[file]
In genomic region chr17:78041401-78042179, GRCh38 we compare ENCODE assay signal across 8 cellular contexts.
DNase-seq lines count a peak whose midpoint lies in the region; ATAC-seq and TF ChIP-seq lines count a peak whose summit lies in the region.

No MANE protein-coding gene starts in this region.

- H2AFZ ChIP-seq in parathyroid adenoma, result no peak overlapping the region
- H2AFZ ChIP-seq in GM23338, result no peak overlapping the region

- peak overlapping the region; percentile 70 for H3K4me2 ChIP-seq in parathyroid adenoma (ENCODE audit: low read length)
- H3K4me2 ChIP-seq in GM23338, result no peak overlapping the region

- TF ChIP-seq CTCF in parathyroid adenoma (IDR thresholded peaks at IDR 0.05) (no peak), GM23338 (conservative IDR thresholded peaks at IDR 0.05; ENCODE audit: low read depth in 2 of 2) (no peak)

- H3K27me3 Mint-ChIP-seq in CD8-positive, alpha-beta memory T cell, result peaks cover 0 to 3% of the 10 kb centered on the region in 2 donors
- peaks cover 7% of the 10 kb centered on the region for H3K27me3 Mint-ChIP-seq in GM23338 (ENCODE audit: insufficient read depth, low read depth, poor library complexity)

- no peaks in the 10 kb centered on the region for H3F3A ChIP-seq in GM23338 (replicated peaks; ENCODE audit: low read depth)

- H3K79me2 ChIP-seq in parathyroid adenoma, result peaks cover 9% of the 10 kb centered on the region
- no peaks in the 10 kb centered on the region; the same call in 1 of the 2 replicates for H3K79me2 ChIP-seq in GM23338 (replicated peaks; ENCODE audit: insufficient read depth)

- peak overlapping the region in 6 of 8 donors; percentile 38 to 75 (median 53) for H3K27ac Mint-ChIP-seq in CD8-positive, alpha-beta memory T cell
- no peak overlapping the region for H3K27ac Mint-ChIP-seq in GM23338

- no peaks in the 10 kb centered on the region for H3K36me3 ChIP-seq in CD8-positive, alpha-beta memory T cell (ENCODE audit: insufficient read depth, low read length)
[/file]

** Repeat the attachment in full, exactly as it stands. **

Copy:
In genomic region chr17:78041401-78042179, GRCh38 we compare ENCODE assay signal across 8 cellular contexts.
DNase-seq lines count a peak whose midpoint lies in the region; ATAC-seq and TF ChIP-seq lines count a peak whose summit lies in the region.

No MANE protein-coding gene starts in this region.

- H2AFZ ChIP-seq in parathyroid adenoma, result no peak overlapping the region
- H2AFZ ChIP-seq in GM23338, result no peak overlapping the region

- peak overlapping the region; percentile 70 for H3K4me2 ChIP-seq in parathyroid adenoma (ENCODE audit: low read length)
- H3K4me2 ChIP-seq in GM23338, result no peak overlapping the region

- TF ChIP-seq CTCF in parathyroid adenoma (IDR thresholded peaks at IDR 0.05) (no peak), GM23338 (conservative IDR thresholded peaks at IDR 0.05; ENCODE audit: low read depth in 2 of 2) (no peak)

- H3K27me3 Mint-ChIP-seq in CD8-positive, alpha-beta memory T cell, result peaks cover 0 to 3% of the 10 kb centered on the region in 2 donors
- peaks cover 7% of the 10 kb centered on the region for H3K27me3 Mint-ChIP-seq in GM23338 (ENCODE audit: insufficient read depth, low read depth, poor library complexity)

- no peaks in the 10 kb centered on the region for H3F3A ChIP-seq in GM23338 (replicated peaks; ENCODE audit: low read depth)

- H3K79me2 ChIP-seq in parathyroid adenoma, result peaks cover 9% of the 10 kb centered on the region
- no peaks in the 10 kb centered on the region; the same call in 1 of the 2 replicates for H3K79me2 ChIP-seq in GM23338 (replicated peaks; ENCODE audit: insufficient read depth)

- peak overlapping the region in 6 of 8 donors; percentile 38 to 75 (median 53) for H3K27ac Mint-ChIP-seq in CD8-positive, alpha-beta memory T cell
- no peak overlapping the region for H3K27ac Mint-ChIP-seq in GM23338

- no peaks in the 10 kb centered on the region for H3K36me3 ChIP-seq in CD8-positive, alpha-beta memory T cell (ENCODE audit: insufficient read depth, low read length)